News Column

Senate Commerce, Science and Transportation Committee Hearing

July 17, 2014



Good afternoon and thank you all for joining me to discuss an issue I've been working on my entire career - first as a college president, then as a Governor, and, of course, in the Senate and as a Member of this Committee.

There can be absolutely no question that investing in science and technology, in innovation, and in educating our young people is critical to maintaining our nation's global leadership.

We should all be grateful that our country's leaders have had the wisdom and the patience to make these investments, because they make a real difference in people's lives. These investments don't change things overnight, but over time, they are game-changers.

Funding for agencies like the National Science Foundation (NSF) and the National Institute of Standards and Technology (NIST) doesn't just mean another scientist in a lab somewhere.

The money that we put into basic research, into understanding the world around us, has a real world impact. It creates new ways -

* To protect our loved ones, by better identifying dangerous counterfeit drugs;

* To secure our homeland, by being able to "smell" even small amounts of explosives; and

* To interact with the world, by providing seed funding and new technologies for the companies that transformed the Internet, communications, and mobile phones.

That is why I have been so happy to support Federal funding for research and development (R&D) and for education in science, technology, engineering, and mathematics (STEM).

It is also why I have been a huge champion for the America COMPETES Acts of 2007 and 2010.

Over the past few months, I have received some amazing numbers on the impact of programs addressed in COMPETES.

Back in 2001, I worked on legislation to create the Robert Noyce Teacher Fellowship Program, which was strengthened by the 2007 COMPETES Act. As of last year, the Noyce scholarship is expected to help produce over 12,000 math and science teachers in high-need districts.

In 2010, COMPETES granted every federal agency the authority to award prizes for solutions to difficult problems. Since then, the web site Challenge.gov has hosted over 200 challenges, with more than 16,000 Americans participating.

Ongoing challenges are working to better measure pollution, reduce hospital readmissions, and bring down the cost of solar energy.

If the country is going to build on these tremendous results, we must continue to defend scientific research and to make it a priority. Given our Government's long and successful track record in supporting research and development, I would like to think that it doesn't need defending. But unfortunately, it does.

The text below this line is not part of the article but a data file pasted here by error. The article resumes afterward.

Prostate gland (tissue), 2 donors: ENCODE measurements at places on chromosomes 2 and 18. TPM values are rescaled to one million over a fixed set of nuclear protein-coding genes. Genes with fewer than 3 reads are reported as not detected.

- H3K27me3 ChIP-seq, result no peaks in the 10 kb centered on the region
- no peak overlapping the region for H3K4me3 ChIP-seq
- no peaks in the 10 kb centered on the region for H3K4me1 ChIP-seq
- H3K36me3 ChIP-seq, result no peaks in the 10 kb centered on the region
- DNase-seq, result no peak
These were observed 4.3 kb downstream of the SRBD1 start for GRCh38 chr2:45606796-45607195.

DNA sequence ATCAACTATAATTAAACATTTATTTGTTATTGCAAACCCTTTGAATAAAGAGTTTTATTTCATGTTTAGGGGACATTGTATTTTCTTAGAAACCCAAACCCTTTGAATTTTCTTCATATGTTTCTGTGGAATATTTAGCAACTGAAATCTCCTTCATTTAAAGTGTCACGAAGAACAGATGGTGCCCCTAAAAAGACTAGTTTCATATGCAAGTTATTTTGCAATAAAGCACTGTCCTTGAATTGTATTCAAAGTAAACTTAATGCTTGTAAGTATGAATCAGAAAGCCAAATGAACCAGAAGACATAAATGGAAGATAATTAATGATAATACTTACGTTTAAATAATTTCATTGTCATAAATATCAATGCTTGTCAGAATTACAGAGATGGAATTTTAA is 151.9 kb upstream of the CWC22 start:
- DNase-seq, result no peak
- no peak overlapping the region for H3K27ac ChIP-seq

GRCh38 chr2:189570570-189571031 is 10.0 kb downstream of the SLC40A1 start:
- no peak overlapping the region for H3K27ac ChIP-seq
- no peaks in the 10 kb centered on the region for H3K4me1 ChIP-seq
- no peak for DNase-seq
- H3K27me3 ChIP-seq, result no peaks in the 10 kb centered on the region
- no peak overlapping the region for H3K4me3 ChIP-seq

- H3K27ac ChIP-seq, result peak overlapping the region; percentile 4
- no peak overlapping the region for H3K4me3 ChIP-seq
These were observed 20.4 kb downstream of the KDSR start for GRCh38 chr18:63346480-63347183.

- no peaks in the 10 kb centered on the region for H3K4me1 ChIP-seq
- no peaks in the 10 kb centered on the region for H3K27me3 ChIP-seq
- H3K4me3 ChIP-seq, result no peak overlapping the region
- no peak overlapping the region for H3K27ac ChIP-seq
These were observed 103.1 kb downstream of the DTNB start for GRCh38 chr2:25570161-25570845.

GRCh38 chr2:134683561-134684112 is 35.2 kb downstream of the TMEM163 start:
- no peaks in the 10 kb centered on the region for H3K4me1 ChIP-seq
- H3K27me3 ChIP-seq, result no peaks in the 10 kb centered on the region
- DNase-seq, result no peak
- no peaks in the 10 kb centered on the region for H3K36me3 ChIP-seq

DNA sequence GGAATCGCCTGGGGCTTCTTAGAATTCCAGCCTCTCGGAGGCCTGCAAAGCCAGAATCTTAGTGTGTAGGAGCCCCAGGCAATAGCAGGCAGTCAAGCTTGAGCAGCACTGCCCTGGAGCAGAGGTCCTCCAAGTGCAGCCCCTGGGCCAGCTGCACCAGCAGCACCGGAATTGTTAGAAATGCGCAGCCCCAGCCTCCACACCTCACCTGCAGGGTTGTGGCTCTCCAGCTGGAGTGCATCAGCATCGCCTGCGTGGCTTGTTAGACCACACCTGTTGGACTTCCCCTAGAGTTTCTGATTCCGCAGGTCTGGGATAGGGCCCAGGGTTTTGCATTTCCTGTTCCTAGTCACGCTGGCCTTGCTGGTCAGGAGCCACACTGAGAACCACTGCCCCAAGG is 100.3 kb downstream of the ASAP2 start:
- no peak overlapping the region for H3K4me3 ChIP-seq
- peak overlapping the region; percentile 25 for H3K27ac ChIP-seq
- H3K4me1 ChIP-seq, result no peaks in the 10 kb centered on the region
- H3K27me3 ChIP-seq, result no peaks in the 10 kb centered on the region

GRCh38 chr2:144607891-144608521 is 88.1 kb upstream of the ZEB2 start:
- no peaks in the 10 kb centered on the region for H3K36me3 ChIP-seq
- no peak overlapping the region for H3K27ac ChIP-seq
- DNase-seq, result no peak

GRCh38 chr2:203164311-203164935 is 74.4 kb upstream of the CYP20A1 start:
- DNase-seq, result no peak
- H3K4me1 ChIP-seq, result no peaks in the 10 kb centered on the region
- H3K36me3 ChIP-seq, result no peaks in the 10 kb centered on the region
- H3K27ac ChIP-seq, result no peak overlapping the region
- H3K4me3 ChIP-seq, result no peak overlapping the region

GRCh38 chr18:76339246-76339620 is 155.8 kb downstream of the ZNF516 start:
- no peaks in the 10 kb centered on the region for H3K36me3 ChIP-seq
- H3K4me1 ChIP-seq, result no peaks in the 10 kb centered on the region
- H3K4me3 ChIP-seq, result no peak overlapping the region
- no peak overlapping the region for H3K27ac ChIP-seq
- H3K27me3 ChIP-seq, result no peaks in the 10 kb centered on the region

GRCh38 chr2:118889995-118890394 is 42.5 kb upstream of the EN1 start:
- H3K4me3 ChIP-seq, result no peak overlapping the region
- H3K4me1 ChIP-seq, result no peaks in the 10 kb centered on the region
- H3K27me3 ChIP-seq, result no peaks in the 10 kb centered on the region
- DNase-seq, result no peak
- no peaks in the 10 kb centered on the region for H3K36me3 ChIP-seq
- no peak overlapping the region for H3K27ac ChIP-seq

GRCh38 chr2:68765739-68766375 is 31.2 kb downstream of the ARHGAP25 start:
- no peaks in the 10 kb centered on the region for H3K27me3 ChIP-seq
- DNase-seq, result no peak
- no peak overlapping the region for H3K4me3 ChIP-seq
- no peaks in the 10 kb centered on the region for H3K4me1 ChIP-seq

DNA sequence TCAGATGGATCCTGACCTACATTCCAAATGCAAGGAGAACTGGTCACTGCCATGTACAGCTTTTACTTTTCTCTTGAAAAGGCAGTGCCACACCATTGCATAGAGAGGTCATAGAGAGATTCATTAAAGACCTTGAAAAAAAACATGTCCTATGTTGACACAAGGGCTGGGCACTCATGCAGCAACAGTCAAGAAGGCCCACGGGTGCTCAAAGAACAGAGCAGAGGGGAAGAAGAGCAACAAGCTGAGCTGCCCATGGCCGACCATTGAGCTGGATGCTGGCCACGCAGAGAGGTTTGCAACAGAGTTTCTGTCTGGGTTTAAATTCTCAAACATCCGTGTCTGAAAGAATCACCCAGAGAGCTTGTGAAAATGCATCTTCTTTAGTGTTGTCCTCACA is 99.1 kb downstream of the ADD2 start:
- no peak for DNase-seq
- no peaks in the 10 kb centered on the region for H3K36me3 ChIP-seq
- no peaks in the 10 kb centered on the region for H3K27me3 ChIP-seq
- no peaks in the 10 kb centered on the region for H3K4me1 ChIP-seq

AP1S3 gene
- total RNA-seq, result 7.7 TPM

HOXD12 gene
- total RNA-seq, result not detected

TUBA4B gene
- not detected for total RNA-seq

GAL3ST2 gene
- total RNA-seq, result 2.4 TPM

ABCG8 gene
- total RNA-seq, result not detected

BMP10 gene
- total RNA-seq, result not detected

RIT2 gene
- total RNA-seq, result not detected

We know that our science agencies have suffered because of long-term funding reductions, and short-term disruptions like sequestration and the government shutdown. It is very hard to plan long-term research when you can't even be sure of your budget over the next few months.

Also, we've seen proposals that would let Congress decide what research projects are worthwhile. Having served on this committee and worked with the Senate Science and Technology Caucus, I know that scientists through grant competitions and peer review are best able to make those decisions.

On his deathbed in 1969, former President Dwight Eisenhower told a friend that, in his experience, scientists "were one of the few groups in Washington who seemed to be there to help the country and not help themselves."

Our House colleagues who would substitute their own opinions for those of the scientific community would be wise to remember President Eisenhower's words.

Today, I plan to release a draft of my 2014 America COMPETES reauthorization. This bill would make it clear that the United States is committed to leading the world in science and engineering. That means getting kids excited about STEM, funding a wide-range of research, and making sure that the best research results make it to the marketplace.

There are already so many examples of Federally-funded research making our nation and our economy stronger. That is why I am very glad to see Dr. Vint Cerf here today. Dr. Cerf played a leading role in the development of a technology that has changed our world - the Internet.

As Dr. Cerf can explain, it took several decades of incremental work by scientists and engineers at the Department of Defense, at the National Science Foundation, and at our leading research universities to bring the Internet to the point where companies like Netscape, Yahoo, and Google could pursue their business ideas.

Our challenge is to make sure that the next Internet is developed in the United States and not in a laboratory in China, India, or Europe. Unless we choose to support science in this country - and it is a choice - I am afraid that the next world-changing innovation will not belong to us. That's why I'd like to invite all of my Senate colleagues to work with me on a 2014 COMPETES reauthorization, to ensure that our country continues to lead.

Our wonderful panel of witnesses will help us to understand how we can do that.

Read this original document at: http://www.commerce.senate.gov/public/index.cfm?p=Hearings&ContentRecord_id=9c3d3e8b-b2a7-4def-bd97-ae9c3b50daba&Statement_id=62df3ddd-8ff1-44ea-bfc6-7ba5eb04c7fc&ContentType_id=14f995b9-dfa5-407a-9d35-56cc7152a7ed&Group_id=b06c39af-e033-4cba-9221-de668ca1978a&MonthDisplay=7&YearDisplay=2014


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Source: Congressional Documents & Publications


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